“That’s her,” said a man claiming a seat along the back row to three people sitting along the row beside him. They dressed in black and wore silver earrings and piercings, and the distinct musky smell of moss and earth revealed they were werefolk rather than witches.
I sniffed to place their scent. Perhaps part of a bored wolf pack on a small town Thursday night?
The grunge-dressed man, reminding me of my dear wolfish Charles in his younger years, shot a look over his shoulder. With his lip curled in outright disdain, the thirty-something stared down his nose. “I hear the old biddy used her time casting magic to kill her werewolf husband. Yeah, she made him suffer and got away with murder.”
Ah, the crux of my seclusion and the reason I turned to mystery writing was revealed for anyone within earshot to hear. After all, if they accused me of murder, I might as well write about it.
I handed off the coffee cup to Luke as he returned with a steaming cup of tea and exclaimed, “I really shouldn’t have come.”
“Shae kindly found some raspberry leaf tea bags.” Luke pulled up as if his tea offering were off base.
“It’s not that, Mayor Sinclair.” My old friend, Kimber Leigh, looked as if she might toss her coffee in the gossipy werefolk man’s face. “That young whippersnapper—I certainly won’t call him a gentleman—insulted Octavia.” She scoffed. “Under the pretense of stage-whispering to his cohorts.”
I held out the saucer of snacks to Kimber Leigh. “Regardless of how. It worked. I really need to go.”
What had I been thinking coming here?
“You’re not causing trouble, are you?” Luke strode over to the group. “Surely not, because there’s tea and coffee and other refreshments. You can’t beat a chocolate chip cookie for taking the edge off.”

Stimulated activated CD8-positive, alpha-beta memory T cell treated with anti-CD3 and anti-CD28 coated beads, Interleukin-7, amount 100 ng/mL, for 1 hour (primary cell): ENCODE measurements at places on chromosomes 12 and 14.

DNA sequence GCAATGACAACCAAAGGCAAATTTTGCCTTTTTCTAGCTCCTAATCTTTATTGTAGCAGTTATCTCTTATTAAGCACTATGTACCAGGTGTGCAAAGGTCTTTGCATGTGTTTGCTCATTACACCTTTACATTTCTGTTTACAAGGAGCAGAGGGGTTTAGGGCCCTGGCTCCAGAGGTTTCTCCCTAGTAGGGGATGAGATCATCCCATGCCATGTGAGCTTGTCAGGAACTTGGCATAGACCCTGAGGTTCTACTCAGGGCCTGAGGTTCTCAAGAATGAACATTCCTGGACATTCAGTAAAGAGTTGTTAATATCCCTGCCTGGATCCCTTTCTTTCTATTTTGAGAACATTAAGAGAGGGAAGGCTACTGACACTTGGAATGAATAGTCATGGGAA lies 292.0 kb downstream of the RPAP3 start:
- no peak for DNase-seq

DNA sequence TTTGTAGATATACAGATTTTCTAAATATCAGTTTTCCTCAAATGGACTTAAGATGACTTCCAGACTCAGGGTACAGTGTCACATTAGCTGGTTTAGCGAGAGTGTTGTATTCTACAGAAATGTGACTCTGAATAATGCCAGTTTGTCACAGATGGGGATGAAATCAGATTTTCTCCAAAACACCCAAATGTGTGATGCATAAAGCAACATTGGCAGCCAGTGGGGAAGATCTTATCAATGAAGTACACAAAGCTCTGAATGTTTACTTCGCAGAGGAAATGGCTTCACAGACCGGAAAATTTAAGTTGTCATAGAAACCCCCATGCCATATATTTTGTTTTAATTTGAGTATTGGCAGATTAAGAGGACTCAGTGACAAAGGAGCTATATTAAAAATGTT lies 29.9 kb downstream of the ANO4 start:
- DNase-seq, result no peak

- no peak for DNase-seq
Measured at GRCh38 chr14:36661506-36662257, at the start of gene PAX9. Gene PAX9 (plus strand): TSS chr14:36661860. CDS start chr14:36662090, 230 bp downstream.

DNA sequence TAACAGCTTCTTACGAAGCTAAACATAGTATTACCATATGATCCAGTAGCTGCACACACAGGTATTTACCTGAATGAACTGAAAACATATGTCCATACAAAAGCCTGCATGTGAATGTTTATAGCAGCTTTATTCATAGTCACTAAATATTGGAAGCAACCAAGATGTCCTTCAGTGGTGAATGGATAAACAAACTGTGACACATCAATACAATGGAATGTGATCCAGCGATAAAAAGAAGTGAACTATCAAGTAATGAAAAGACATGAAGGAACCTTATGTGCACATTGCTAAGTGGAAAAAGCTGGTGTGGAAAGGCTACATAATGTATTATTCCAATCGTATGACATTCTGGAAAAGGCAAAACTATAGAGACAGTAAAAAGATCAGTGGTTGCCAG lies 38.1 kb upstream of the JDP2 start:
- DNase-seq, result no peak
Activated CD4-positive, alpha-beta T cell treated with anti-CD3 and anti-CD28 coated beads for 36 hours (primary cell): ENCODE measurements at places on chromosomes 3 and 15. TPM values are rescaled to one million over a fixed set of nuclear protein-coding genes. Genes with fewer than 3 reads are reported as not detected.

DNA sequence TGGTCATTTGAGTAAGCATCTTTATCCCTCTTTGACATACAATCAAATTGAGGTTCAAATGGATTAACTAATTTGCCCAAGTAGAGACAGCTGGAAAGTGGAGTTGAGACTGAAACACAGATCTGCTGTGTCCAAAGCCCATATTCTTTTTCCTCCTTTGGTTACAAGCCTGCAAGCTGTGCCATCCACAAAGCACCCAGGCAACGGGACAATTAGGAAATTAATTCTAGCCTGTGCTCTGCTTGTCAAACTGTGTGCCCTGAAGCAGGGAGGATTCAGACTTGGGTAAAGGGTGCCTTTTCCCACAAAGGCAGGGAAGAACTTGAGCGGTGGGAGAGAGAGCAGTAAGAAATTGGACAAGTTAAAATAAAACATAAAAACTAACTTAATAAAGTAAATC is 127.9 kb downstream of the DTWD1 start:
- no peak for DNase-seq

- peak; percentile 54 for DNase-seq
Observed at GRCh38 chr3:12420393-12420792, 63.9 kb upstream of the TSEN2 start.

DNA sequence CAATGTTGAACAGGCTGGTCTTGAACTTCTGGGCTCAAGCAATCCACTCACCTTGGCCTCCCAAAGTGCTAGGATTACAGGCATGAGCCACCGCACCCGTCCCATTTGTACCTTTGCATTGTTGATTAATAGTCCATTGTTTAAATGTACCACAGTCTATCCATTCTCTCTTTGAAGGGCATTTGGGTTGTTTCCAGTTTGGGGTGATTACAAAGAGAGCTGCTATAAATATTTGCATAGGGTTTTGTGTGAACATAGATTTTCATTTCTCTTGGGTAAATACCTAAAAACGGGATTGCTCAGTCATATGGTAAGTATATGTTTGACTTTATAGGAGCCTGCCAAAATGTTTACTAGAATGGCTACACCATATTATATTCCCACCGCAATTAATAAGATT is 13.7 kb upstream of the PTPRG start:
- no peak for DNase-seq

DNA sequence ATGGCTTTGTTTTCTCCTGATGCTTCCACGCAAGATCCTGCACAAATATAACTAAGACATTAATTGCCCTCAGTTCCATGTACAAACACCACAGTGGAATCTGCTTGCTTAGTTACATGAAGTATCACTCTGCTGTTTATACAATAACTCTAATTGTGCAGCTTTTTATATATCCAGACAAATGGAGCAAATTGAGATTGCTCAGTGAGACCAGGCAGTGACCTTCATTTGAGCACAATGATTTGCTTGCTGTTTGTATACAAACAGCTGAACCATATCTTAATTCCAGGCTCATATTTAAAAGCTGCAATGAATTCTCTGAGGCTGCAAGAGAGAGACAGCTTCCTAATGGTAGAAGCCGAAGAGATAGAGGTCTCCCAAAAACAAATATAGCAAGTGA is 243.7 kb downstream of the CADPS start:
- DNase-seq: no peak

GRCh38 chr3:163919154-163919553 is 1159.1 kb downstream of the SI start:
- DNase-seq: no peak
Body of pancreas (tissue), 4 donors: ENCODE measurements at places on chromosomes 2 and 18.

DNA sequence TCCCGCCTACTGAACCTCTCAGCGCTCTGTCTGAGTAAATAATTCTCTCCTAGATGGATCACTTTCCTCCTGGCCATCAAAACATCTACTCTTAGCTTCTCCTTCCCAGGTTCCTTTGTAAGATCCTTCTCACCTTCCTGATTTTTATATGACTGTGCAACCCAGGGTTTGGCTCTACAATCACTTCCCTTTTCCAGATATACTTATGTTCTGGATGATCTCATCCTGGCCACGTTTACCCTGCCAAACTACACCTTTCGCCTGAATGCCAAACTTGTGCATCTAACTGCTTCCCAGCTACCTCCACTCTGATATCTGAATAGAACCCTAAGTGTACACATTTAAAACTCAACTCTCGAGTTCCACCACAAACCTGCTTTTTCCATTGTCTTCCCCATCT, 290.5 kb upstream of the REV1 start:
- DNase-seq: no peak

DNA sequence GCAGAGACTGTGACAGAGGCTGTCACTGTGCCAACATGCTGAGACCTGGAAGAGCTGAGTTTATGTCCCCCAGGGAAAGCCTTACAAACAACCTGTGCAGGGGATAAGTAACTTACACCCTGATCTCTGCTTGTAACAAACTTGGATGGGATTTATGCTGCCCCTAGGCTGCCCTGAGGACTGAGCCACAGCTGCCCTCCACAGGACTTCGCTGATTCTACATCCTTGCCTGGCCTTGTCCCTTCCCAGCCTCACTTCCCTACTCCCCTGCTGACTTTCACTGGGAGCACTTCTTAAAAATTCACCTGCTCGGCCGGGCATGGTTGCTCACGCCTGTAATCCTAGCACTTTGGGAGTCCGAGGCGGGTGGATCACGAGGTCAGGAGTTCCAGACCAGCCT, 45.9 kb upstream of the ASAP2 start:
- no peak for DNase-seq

“He’s not running for office again for another two years.” Kimber Leigh sniffed. “Those werefolk tend to stir up trouble.”
“It’s fine. Truly.” A sinking sensation swelled under my rig cage. “I thought I was ready to come out and about, but I think I should go.”
Luke clutched his lapel and posed as if he were stumping a political speech. “You folks wouldn’t want to end up in her next novel, would you? Octavia writes mysteries, and she’s really good at it. She’s always on the lookout for her next victim.”
A stir of amusement eased the tightness in my chest, and the corner of my mouth quivered. “I write,” I said as my voice wavered, “a witch of a mystery.”
“Maybe the aroma of the coffee, brownies, and cookies messed with your sense of smell.” Kimber Leigh shook her finger at them. “Surely, you sniffed out she’s not only a witch but a powerful one?”
The haughty fellow’s flesh turned gray, and his Adam’s apple jiggled. Finally, with a lazy smirk, he shared a two-fingered salute from his forehead. “Apologies, ma’am.”
“Thank you.” I looked around to gauge the distance to the bookstore exit.
“Octavia, here’s your tea. Take a sip and stay a spell.” Luke took me by the elbow and guided me to a seat at the end of the row. “I don’t think my ol’ buddy Charles would want you to hide away forever.”
“You were cleared of any wrongdoing.” Kimber Leigh held onto the back of the chair. “Drink your tea.” She made a face filled with distaste, and her nostrils quivered. Then, with a lift of her chin, she glared toward the werefolk.